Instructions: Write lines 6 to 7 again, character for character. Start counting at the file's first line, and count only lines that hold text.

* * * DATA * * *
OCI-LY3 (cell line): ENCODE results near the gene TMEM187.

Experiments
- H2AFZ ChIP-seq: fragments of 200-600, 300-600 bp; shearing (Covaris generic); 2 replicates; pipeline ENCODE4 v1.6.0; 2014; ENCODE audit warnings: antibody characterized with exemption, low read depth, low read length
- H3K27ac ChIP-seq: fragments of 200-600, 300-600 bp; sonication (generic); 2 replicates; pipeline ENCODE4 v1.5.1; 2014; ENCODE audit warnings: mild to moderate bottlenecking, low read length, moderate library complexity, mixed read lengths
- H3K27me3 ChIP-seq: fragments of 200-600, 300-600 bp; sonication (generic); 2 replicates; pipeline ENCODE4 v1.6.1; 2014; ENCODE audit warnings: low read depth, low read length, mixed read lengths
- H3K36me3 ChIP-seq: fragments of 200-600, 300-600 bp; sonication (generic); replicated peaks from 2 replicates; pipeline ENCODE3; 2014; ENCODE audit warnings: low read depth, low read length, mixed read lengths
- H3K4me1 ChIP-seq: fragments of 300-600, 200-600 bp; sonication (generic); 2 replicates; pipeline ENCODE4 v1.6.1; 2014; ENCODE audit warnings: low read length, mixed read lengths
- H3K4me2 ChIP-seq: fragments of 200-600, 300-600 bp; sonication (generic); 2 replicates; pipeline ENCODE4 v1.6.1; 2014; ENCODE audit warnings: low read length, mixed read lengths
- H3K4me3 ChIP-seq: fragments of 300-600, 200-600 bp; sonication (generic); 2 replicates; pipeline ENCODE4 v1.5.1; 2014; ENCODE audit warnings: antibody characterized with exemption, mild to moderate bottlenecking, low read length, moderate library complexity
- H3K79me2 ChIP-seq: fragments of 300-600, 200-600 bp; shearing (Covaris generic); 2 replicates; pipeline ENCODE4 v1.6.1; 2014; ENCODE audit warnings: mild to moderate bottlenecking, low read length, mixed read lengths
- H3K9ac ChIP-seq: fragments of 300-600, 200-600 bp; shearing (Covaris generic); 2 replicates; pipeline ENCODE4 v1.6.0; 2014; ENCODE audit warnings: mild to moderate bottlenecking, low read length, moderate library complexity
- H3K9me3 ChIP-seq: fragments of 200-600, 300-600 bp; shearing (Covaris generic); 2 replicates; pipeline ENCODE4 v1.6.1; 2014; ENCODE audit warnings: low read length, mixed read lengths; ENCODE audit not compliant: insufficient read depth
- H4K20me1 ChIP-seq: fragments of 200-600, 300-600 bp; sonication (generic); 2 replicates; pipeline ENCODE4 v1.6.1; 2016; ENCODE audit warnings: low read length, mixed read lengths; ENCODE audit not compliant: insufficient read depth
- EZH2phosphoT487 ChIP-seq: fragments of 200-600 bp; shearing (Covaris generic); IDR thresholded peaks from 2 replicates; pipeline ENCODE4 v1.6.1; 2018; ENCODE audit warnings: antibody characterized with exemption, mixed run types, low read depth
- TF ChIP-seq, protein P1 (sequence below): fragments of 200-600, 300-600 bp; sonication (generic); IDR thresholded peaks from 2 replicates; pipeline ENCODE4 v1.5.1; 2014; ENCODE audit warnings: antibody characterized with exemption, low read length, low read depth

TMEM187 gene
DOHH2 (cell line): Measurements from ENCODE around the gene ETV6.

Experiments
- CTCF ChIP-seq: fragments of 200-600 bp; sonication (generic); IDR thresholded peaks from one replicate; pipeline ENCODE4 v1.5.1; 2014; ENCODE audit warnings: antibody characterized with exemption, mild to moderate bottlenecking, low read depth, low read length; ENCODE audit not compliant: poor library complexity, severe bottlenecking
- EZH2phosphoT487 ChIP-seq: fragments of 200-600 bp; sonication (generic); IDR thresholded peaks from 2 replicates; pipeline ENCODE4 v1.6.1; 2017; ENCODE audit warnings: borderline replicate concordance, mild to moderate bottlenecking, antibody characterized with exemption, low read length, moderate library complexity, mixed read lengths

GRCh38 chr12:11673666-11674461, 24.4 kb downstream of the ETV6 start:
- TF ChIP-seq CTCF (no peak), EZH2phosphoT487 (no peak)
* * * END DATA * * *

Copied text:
- H3K36me3 ChIP-seq: fragments of 200-600, 300-600 bp; sonication (generic); replicated peaks from 2 replicates; pipeline ENCODE3; 2014; ENCODE audit warnings: low read depth, low read length, mixed read lengths
- H3K4me1 ChIP-seq: fragments of 300-600, 200-600 bp; sonication (generic); 2 replicates; pipeline ENCODE4 v1.6.1; 2014; ENCODE audit warnings: low read length, mixed read lengths